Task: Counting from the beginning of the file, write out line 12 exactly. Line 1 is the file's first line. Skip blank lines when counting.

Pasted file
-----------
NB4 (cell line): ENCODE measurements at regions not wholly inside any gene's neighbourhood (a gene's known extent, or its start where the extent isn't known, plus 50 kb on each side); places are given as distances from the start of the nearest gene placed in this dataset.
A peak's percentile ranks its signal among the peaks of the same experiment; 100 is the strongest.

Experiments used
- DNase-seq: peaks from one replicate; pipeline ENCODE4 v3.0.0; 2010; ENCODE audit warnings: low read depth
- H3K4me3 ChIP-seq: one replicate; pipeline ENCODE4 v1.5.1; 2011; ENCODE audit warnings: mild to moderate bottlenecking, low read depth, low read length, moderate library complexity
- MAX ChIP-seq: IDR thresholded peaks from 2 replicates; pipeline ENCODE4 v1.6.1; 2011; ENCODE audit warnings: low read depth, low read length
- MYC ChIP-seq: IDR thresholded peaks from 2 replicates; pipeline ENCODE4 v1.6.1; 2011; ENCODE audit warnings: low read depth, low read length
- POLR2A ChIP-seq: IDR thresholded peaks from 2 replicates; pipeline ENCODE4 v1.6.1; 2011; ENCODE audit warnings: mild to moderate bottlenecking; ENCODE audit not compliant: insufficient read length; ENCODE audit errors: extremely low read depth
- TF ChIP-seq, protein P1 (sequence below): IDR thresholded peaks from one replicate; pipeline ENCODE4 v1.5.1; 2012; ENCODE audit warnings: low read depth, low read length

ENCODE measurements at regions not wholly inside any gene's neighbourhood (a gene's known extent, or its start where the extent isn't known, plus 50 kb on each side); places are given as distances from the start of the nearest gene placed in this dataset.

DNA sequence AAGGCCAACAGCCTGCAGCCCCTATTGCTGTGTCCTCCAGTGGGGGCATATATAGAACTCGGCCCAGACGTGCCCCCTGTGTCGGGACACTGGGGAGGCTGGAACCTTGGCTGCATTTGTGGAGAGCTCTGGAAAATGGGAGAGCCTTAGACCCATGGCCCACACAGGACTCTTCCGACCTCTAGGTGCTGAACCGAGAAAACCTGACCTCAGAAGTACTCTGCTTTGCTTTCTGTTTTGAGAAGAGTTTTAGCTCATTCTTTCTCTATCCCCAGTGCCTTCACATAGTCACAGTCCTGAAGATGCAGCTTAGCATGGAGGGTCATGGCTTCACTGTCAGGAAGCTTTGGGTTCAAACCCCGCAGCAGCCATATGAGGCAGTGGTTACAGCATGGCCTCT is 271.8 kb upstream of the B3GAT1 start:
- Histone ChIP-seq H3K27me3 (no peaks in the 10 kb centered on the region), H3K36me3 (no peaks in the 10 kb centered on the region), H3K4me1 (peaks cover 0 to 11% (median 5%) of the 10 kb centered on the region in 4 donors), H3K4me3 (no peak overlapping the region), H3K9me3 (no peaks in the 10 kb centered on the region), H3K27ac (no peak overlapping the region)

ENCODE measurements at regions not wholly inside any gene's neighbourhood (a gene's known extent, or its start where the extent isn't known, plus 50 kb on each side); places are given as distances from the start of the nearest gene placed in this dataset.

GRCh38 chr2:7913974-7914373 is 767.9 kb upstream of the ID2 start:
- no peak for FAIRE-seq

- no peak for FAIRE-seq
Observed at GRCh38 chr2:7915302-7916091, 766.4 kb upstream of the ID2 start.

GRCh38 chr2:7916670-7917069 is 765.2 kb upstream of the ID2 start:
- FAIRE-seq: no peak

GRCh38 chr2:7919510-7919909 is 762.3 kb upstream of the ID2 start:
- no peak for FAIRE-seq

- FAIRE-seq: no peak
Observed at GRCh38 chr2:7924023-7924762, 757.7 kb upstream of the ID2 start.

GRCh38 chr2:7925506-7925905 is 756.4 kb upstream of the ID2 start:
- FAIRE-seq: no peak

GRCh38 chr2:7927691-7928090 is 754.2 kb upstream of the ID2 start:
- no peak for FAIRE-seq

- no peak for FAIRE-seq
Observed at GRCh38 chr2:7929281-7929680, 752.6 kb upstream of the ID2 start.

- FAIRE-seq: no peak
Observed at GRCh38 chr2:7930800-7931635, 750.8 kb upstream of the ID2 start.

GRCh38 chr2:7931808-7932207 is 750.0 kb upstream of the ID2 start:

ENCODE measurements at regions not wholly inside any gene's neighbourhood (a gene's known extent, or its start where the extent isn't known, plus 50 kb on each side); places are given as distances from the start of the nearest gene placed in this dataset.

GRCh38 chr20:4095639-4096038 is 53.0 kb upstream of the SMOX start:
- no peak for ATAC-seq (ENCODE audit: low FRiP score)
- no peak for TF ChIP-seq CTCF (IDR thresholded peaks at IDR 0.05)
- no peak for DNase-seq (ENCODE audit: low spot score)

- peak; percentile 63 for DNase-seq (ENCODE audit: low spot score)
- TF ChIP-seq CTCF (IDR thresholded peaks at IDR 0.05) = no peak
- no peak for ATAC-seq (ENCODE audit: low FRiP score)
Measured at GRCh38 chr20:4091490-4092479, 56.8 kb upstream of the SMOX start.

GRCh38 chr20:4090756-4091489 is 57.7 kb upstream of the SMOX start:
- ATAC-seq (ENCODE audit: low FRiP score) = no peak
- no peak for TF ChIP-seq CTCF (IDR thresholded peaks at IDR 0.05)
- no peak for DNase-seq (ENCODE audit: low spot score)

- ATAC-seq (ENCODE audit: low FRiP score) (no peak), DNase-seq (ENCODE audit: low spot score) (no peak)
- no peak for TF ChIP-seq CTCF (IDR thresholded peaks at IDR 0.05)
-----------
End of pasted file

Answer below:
- Histone ChIP-seq H3K27me3 (no peaks in the 10 kb centered on the region), H3K36me3 (no peaks in the 10 kb centered on the region), H3K4me1 (peaks cover 0 to 11% (median 5%) of the 10 kb centered on the region in 4 donors), H3K4me3 (no peak overlapping the region), H3K9me3 (no peaks in the 10 kb centered on the region), H3K27ac (no peak overlapping the region)